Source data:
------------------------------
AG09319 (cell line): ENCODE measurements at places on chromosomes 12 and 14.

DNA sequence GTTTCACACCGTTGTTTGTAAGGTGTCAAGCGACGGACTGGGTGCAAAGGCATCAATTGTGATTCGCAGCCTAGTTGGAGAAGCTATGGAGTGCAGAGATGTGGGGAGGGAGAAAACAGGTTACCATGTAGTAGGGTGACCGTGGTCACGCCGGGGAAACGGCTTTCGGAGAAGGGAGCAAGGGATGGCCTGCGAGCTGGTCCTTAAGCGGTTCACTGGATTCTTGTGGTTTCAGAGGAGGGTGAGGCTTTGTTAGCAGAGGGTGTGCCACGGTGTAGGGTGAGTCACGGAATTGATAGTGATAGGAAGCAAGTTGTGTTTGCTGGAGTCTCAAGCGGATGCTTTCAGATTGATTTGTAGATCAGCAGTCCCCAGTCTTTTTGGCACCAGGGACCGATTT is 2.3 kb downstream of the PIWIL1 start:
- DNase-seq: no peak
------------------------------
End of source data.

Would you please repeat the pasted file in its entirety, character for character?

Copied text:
AG09319 (cell line): ENCODE measurements at places on chromosomes 12 and 14.

DNA sequence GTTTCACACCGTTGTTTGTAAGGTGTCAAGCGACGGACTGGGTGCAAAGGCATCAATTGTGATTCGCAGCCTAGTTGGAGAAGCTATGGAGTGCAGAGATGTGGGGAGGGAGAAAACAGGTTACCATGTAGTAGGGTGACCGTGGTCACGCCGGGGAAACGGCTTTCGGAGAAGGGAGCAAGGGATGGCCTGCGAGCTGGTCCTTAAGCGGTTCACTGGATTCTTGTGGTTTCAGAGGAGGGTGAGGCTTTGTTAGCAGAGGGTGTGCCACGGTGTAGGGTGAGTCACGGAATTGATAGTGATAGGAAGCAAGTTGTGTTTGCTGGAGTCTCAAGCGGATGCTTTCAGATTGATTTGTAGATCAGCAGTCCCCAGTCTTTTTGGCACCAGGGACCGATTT is 2.3 kb downstream of the PIWIL1 start:
- DNase-seq: no peak